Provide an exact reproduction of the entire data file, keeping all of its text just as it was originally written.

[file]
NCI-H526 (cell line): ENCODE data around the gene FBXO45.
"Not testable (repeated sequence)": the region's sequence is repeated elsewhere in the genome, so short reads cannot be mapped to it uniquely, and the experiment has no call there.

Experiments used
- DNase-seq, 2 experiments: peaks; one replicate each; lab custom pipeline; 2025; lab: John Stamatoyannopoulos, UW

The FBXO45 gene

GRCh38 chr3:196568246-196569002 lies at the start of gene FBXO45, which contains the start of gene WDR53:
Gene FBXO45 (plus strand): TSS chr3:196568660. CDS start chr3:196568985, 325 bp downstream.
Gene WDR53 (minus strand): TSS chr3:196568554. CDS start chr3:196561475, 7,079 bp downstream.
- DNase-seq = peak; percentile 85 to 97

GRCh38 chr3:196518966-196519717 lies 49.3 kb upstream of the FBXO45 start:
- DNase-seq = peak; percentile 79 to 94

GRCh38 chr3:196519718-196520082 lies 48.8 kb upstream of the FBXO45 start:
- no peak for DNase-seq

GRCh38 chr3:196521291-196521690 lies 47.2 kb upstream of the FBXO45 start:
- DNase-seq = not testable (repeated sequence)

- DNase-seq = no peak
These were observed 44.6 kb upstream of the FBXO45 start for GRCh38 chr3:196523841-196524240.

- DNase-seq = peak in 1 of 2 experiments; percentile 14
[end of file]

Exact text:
NCI-H526 (cell line): ENCODE data around the gene FBXO45.
"Not testable (repeated sequence)": the region's sequence is repeated elsewhere in the genome, so short reads cannot be mapped to it uniquely, and the experiment has no call there.

Experiments used
- DNase-seq, 2 experiments: peaks; one replicate each; lab custom pipeline; 2025; lab: John Stamatoyannopoulos, UW

The FBXO45 gene

GRCh38 chr3:196568246-196569002 lies at the start of gene FBXO45, which contains the start of gene WDR53:
Gene FBXO45 (plus strand): TSS chr3:196568660. CDS start chr3:196568985, 325 bp downstream.
Gene WDR53 (minus strand): TSS chr3:196568554. CDS start chr3:196561475, 7,079 bp downstream.
- DNase-seq = peak; percentile 85 to 97

GRCh38 chr3:196518966-196519717 lies 49.3 kb upstream of the FBXO45 start:
- DNase-seq = peak; percentile 79 to 94

GRCh38 chr3:196519718-196520082 lies 48.8 kb upstream of the FBXO45 start:
- no peak for DNase-seq

GRCh38 chr3:196521291-196521690 lies 47.2 kb upstream of the FBXO45 start:
- DNase-seq = not testable (repeated sequence)

- DNase-seq = no peak
These were observed 44.6 kb upstream of the FBXO45 start for GRCh38 chr3:196523841-196524240.

- DNase-seq = peak in 1 of 2 experiments; percentile 14